ID:153449
 
Is there a way for Byond to check the time on the players computer clock?

I was thinking of making some sort of system, where every day, the player gets so many points in using them for something.

So I was hoping maybe there would be a quick answer, like checking the computers time on that players pc and compaire their new time, or maybe possibly make it so it saves the players date when they log off, and when they log back on it compairs with the current date.

Any ideas?
You might be able to use world.realtime for what you want. Save it along with the player when they log out, or something, and when they log back in, compare the saved value to the current one. Although, if the person hosting the game really wanted to, they could probably fake years passing by adjusting the date in windows(or linux, macos, or *BSD).
Barring using world.realtime and making checks upon login, you could use a timer. It's fairly easy to set up.
mob
var/onlinetime

proc/timer()
onlinetime++
spawn(1) timer()

Login()
..()
timer()


If you want to use actual dates, save world.realtime when the mob is first created and add onlinetime to it for the actual timestamp.
In response to sapphiremagus (#2)
No need to set up a timer. Just use world.time, and have a variable that holds the amount of time previous to this server session. When the server goes down, add world.time to that variable and save it; when counting the current amount of time that has passed in-game, use world.time + that variable.
What the others have said are all very good ideas... as many people know, I'm a big fan of giving participation-based rewards for the time that players log. One thing that you'll want to consider, though... aside from being much harder (if even possible), going off the player's clock is a huge mistake. The player's clock is within the player's control. Log on at 1:00 p.m., and one minute later, it's 11:01 p.m.... woohoo, ten hours worth of points!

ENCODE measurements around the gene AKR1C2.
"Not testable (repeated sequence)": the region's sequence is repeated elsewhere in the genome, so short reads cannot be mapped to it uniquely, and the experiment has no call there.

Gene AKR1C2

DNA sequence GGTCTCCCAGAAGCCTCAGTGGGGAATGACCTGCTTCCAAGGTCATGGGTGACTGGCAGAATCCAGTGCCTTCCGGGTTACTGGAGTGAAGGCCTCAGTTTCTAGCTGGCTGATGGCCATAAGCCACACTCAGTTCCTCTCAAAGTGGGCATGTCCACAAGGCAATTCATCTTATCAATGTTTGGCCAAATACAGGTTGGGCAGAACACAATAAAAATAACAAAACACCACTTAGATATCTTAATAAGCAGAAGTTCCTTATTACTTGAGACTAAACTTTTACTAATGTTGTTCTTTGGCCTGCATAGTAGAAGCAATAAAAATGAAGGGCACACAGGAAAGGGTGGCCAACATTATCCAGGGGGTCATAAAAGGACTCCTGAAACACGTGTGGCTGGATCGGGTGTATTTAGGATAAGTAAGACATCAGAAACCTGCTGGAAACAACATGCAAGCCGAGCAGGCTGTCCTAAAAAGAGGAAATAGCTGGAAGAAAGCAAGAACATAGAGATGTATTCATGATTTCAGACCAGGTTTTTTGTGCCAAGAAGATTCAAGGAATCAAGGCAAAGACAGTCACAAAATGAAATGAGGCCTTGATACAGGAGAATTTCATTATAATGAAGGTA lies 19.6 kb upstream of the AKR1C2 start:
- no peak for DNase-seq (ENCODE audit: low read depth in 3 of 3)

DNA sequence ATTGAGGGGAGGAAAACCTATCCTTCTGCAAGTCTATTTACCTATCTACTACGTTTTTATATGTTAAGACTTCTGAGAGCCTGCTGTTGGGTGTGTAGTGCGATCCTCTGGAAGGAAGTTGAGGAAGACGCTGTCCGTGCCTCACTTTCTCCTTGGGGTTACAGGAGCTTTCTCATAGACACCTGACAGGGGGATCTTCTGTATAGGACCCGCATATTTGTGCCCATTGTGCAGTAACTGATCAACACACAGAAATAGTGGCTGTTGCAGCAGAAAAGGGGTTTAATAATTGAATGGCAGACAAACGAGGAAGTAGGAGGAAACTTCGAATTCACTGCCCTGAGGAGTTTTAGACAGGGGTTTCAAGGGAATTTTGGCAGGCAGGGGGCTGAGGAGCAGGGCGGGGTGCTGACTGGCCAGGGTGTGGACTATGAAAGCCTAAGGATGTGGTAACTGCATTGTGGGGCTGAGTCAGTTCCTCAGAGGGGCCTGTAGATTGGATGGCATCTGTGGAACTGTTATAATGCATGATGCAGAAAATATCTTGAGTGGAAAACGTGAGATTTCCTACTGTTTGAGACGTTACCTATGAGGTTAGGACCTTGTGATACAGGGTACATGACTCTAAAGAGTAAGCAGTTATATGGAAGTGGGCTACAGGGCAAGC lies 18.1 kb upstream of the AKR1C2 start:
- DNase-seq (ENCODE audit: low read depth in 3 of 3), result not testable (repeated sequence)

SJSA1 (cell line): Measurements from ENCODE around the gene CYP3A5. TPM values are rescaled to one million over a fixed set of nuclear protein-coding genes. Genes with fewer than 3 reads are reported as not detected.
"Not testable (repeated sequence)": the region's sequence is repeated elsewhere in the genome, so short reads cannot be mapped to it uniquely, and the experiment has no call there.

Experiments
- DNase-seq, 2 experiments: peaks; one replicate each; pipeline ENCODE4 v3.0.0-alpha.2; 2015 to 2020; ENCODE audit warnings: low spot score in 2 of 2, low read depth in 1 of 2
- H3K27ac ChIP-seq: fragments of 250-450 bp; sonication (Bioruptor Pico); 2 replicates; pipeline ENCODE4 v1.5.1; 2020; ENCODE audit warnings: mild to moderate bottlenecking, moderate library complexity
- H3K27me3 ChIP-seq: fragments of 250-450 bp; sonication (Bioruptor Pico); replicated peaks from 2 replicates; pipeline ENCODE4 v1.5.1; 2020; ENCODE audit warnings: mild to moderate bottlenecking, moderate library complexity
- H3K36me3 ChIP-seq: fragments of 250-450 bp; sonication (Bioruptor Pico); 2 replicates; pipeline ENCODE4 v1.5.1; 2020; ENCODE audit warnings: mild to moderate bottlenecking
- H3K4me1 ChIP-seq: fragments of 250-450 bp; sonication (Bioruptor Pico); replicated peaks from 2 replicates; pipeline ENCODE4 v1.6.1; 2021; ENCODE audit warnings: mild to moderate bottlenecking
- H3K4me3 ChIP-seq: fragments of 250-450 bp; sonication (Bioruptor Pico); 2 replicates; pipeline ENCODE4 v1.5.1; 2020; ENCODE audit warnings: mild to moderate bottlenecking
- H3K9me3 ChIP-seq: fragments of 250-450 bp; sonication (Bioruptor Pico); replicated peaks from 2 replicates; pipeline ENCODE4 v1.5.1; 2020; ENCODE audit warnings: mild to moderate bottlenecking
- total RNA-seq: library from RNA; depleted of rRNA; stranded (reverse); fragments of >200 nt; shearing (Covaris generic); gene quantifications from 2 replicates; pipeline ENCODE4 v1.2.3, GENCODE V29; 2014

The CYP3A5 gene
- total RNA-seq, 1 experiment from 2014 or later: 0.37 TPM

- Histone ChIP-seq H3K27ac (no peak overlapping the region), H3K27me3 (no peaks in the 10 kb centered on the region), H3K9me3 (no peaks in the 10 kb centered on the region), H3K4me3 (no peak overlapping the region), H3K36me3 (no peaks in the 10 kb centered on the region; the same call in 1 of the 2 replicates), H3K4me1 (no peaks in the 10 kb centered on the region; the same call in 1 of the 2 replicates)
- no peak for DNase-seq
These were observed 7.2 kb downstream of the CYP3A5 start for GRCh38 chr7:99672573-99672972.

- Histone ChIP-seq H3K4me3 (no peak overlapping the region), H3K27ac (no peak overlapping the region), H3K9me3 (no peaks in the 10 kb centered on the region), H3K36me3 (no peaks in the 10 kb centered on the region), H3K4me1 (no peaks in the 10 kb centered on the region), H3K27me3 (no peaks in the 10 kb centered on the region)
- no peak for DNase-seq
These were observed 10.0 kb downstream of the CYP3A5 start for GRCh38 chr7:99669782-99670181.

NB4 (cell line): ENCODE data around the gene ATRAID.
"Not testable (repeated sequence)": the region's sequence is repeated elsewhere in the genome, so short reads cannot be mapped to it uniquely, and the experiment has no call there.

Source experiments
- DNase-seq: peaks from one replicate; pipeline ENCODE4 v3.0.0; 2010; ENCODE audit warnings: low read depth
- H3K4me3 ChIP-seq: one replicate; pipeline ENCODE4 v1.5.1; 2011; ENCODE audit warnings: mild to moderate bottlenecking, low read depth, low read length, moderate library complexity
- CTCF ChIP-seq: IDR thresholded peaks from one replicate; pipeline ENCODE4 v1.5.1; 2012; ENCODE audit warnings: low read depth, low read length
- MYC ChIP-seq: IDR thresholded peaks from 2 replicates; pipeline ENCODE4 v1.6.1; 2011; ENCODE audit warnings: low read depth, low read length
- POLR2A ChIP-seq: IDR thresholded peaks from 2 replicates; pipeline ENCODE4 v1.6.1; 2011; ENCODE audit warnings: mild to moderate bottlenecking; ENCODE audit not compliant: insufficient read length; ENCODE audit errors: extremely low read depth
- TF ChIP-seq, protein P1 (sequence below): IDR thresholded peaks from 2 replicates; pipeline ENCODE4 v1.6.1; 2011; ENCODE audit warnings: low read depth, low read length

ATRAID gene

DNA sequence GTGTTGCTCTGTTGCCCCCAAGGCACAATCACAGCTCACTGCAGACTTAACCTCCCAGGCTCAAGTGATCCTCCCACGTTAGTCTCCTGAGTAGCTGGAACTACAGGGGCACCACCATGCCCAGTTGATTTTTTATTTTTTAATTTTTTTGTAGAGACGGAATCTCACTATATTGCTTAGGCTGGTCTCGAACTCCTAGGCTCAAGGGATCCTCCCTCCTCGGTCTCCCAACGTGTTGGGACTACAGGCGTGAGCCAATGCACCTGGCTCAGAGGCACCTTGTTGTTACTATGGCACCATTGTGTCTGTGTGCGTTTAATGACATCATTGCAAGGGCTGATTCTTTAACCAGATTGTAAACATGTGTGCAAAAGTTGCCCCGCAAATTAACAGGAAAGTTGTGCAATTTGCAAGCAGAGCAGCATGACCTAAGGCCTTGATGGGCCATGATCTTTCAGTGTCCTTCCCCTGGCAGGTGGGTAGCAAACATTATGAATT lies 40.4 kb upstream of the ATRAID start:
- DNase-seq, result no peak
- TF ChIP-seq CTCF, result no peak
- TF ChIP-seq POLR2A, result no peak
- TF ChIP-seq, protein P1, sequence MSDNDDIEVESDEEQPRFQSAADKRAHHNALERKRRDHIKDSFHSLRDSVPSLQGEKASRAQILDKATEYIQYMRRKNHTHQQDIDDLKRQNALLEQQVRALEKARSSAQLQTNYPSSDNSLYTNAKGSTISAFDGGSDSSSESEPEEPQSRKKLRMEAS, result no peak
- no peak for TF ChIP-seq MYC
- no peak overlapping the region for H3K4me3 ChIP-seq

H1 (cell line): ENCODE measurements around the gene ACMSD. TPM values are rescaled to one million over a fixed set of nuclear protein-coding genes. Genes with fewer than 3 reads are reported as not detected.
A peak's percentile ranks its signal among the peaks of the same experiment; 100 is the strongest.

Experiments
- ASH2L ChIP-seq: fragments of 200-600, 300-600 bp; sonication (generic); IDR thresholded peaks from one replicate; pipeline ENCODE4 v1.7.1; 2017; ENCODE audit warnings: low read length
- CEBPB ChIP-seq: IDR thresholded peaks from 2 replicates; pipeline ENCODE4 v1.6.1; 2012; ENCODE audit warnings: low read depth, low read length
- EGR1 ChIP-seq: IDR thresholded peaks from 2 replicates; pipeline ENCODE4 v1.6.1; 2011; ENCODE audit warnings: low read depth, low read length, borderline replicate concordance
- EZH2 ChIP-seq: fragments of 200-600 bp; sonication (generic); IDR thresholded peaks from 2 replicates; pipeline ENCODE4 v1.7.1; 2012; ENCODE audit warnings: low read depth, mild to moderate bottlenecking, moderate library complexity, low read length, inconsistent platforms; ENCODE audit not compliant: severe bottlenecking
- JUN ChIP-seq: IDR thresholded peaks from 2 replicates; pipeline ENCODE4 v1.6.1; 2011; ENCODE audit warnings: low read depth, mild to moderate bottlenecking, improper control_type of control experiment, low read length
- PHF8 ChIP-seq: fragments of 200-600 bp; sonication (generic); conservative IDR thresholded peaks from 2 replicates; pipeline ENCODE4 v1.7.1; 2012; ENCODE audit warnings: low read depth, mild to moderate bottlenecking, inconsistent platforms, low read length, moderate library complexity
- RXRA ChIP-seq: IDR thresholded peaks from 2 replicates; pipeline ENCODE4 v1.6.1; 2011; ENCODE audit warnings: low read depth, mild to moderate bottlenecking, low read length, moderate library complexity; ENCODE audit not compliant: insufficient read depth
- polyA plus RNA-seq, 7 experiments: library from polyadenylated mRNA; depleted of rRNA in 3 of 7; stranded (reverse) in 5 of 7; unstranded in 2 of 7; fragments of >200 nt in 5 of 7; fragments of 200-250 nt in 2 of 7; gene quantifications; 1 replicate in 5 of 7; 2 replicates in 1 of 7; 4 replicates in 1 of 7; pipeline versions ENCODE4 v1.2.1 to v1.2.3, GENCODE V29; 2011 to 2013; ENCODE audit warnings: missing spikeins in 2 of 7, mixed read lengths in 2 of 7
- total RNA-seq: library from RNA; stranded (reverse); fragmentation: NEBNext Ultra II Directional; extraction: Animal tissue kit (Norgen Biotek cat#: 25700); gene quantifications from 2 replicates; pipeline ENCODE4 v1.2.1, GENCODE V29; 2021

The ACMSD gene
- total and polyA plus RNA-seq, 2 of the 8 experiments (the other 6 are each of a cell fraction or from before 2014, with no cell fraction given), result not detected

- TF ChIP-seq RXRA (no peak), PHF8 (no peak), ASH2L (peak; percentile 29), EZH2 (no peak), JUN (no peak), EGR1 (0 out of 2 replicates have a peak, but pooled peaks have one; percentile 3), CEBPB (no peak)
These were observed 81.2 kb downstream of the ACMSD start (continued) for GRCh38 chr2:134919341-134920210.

In response to sapphiremagus (#2)
A timer like that is way too CPU-intensive for the extremely restricted use it provides. I would be more likely to increase the timer by 600 every single time, and respawn that procedure every 600 ticks (1 minute). After all, if someone loses 490 ticks here or there because they didn't log out after an exact minute interval, they're not really going to complain much.
In response to Spuzzum (#5)
Actully I have gotten a free time demo from the hub, and after some tweeking, I got it to work in sync with my day/night cycles and player times. So it adds to the player every tic
In response to Shades (#6)
Doesn't mean I don't still think that tracking to the exact decisecond is pointless. =P
In response to Spuzzum (#5)
After all, if someone loses 490 ticks here or there because they didn't log out after an exact minute interval, they're not really going to complain much.

Ha ha ha ha ha ha ha!

You are seriously funny.
Any ideas?

As already noted it's best to use the host's time instead of the players to avoid easy cheating. The best way to this is quite simple and wastes no time counting like the other solution.

mob
var/jointime
var/totaltime

Login()
//TODO: Load totaltime or set to 0 if it's a new player

//Record the time the player joined
jointime = world.realtime

Logout()
//Now add the difference of the current time and the
//join time to the total time
totaltime += world.realtime - jointime
//save total time so it can be retrieved the next time
//the player logs on.


And this solution wastes no extra time doing trivial counting.

[Edit] Actually alternativly you could use world.time for more accuracy. With world.realtime I think you're measuring in ~6.5 second chunks whereas with world.time you get 0.1 second chunks.
In response to Hedgemistress (#8)
Hedgerow Hall players seriously complained about losing a whole 49 seconds if they logged off at the wrong time?
In response to Jon88 (#10)
The clock-watchers sure did. I didn't show seconds, but any time they had one minute less than they felt they should, I heard about it.
In response to Hedgemistress (#11)
That would have been the point that I'd have told them to shut up and get a life, and then pager banned them. =P
In response to Spuzzum (#12)
Pager banning someone on my computer will crash Dream Seeker, 95% of the time, otherwise I would do that a lot more often.
In response to Hedgemistress (#13)
I thought that a recent version fixed that bug...
In any case, ".hub add-ban KeyToBan" hasn't crashed me yet, and seems to work pretty well.
In response to Hedgemistress (#11)
You do want to pager ban them when you can hard code some very interesting things...
I'm thinking along the lines of them having to wait an extra 5 seconds for every time they log on. So if the wait is 1 minute the next logon time they'll have to wait 1 min. 5 sec. and then the next time 1 min. 10 sec. and so on.